Protecting Yourself on the Job

Man using saw to cut wood

At Roger Fincher, Attorney at Law, the safety of our clients is always a top priority. We work to help clients seek out justice, but if you can prevent an injury in any way, that is absolutely the best option.

That being said, work has its own set of challenges, and often we need to think about staying safe in a different way. From working in an office to working at a construction site, each job has its own set of risks. Fortunately, there are some precautions that can be taken. Our work injury lawyer is here to explain some of the steps you can take to protecting yourself on the job. Read on to see how you can stay safe, and in the event that an employer’s negligence has left you injured and/or out of work, know that Roger Fincher is the one to call.


As is usually the case for just about anything, having a preventative mindset is always best. For most jobs, this can start by understanding the risks associated with the job. Working with electricity means there’s a higher risk for electrocution, truck drivers have higher risks for motor vehicle accidents, and even teachers have a higher risk of contracting illness (germs from young kids are no joke). When you understand the hazards of the job going in, you’ll have a better idea of how to best prevent these injuries or illnesses from happening. It’s unlikely you’ll be able to prevent every single possibility from happening, but some knowledge is always better than none.

Roger Fincher Attorney at Law


Most employers recognize the necessity of keeping their employees safe on the job (though unfortunately, this is not always the case). Whenever you have the opportunity to go through a safety training or orientation, be sure to attend it, even if it’s not mandatory. At the very least, this is an essential part of expanding your safety knowledge and being able to protect yourself while on the job. But in some cases, if future accidents do happen and you truly were as prepared and safe as you could be, this can serve as evidence that the negligence and onus is not on you.


Sometimes, wearing all the proper equipment can seem like a hassle. Whether it’s having an apron on at all times in a restaurant kitchen, or wearing the gloves or the hard hat at the construction site, wearing the correct gear can seem restrictive, or even make it more difficult to do your job efficiently. But the first step in safety means slowing down, and this ties in with making sure you’re outfitted with your personal protective equipment (PPE) at all times. In fact, some employers might have it in their contracts that they’re not liable if you’re injured while not wearing the required gear.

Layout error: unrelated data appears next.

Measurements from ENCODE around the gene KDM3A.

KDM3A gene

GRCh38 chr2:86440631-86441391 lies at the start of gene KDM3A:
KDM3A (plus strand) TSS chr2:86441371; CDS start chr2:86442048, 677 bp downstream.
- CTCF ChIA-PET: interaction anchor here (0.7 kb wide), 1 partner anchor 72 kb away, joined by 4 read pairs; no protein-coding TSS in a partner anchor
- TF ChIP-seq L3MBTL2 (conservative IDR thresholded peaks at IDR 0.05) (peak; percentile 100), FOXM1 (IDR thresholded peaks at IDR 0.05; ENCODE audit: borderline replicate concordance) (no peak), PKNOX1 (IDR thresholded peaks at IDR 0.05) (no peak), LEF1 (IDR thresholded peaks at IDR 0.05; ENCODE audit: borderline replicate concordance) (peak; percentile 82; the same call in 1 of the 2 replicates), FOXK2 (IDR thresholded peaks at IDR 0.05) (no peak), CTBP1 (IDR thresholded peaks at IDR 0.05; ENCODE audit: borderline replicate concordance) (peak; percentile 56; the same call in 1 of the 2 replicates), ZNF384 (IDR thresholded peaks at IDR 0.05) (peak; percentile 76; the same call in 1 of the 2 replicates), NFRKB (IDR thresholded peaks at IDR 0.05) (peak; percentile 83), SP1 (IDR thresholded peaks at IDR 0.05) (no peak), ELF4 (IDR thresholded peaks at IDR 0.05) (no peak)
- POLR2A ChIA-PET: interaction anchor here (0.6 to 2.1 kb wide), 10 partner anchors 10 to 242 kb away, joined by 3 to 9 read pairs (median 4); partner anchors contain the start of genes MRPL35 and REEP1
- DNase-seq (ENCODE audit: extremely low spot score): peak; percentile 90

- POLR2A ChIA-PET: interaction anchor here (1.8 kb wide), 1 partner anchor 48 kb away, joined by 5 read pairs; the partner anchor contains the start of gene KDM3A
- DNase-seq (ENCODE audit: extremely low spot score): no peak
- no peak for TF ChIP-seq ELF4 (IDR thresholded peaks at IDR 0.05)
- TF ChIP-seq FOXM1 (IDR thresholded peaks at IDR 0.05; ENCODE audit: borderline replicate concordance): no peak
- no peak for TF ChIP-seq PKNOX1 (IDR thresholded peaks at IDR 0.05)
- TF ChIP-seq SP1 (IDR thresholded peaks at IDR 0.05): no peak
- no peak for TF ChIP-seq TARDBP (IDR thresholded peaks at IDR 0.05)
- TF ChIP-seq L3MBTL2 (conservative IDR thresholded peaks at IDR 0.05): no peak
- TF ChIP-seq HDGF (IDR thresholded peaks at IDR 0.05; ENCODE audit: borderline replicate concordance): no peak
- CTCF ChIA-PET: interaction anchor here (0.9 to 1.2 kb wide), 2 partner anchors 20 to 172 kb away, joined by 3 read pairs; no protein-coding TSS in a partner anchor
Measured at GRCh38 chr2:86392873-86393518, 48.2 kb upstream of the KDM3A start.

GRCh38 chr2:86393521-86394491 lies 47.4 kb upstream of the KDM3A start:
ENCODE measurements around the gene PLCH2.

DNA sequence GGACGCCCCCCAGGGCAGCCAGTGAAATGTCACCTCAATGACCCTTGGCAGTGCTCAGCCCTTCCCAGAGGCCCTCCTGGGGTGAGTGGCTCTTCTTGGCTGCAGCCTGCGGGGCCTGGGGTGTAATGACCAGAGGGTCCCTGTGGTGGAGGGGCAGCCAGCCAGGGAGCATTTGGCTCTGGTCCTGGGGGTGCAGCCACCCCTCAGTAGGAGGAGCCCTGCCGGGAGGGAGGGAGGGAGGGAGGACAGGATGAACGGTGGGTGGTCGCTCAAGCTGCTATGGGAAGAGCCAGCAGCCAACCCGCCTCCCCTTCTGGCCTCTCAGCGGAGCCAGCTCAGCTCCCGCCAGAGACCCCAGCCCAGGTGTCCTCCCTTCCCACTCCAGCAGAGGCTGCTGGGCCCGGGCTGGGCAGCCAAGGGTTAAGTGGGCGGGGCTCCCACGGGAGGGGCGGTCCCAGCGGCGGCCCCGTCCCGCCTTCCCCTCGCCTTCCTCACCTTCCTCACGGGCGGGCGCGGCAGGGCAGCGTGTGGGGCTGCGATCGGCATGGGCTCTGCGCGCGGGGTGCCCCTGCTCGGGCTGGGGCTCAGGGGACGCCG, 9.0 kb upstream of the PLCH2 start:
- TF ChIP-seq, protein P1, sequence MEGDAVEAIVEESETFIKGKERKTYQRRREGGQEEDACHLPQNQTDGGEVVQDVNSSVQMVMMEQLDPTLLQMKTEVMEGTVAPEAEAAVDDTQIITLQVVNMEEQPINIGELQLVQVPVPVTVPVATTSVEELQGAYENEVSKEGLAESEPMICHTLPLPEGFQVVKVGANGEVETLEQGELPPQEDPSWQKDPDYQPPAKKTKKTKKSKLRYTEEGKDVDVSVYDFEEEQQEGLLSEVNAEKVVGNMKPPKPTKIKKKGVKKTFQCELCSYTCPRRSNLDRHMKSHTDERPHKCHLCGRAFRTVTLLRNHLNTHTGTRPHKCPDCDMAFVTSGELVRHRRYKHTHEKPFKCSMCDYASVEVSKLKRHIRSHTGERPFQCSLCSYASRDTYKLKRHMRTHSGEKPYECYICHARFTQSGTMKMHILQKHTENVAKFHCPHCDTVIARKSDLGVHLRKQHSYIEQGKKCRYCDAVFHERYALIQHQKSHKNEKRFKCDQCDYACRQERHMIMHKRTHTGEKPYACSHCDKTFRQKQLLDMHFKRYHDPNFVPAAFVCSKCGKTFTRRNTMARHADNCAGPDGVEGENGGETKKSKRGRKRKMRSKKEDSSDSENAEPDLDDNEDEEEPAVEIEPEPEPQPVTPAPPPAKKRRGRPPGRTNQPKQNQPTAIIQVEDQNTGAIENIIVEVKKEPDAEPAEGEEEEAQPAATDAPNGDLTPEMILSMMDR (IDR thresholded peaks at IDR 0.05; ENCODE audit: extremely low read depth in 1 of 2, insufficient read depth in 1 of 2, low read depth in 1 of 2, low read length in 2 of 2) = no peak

The proper, protective equipment and gear is there for a reason — if you’re not wearing it, you could be at higher risk for injury or illness.


If something feels off, even if you’ve done it twenty other times and had no problems, listen to your instincts. Trusting our gut can be hard to do, especially if we’re in a situation where our bosses or coworkers are telling us we need to get something done. And trusting your instincts doesn’t mean you have to say “no” to a project or a task (though if you feel very uncomfortable with it, remember that you every right to abstain) — you can continue, and just be extra diligent and precautious. But regardless of how you’re feeling, listen to your instincts if something doesn’t feel right.


It’s extremely unfortunate, but sometimes, employers will try to take advantage of their workers. Employers might try to ask things of you that not only aren’t part of your job responsibilities, they might also put your health at risk. If something is asked of you that’s outside the norm, recognize this, and be willing and ready to advocate for yourself.

Of course, the only way to do this is if you truly understand your contract, your job role, and your overall rights as an employer. This gives you a much better idea of when something’s a normal task (even if it’s outside of your regular responsibilities), and when something’s not.


It’s a fact of life that accidents happen. You can be as safe as humanly possible while at work and still end up injured or ill. Sometimes this is just an average human experience, such as getting a paper cut or coming down with a cold, but other times, injuries or illness happen due to the negligence of the employer. If this is the case, our work injury lawyer is here to hear you out. Schedule a free consultation today with our Topeka attorney.


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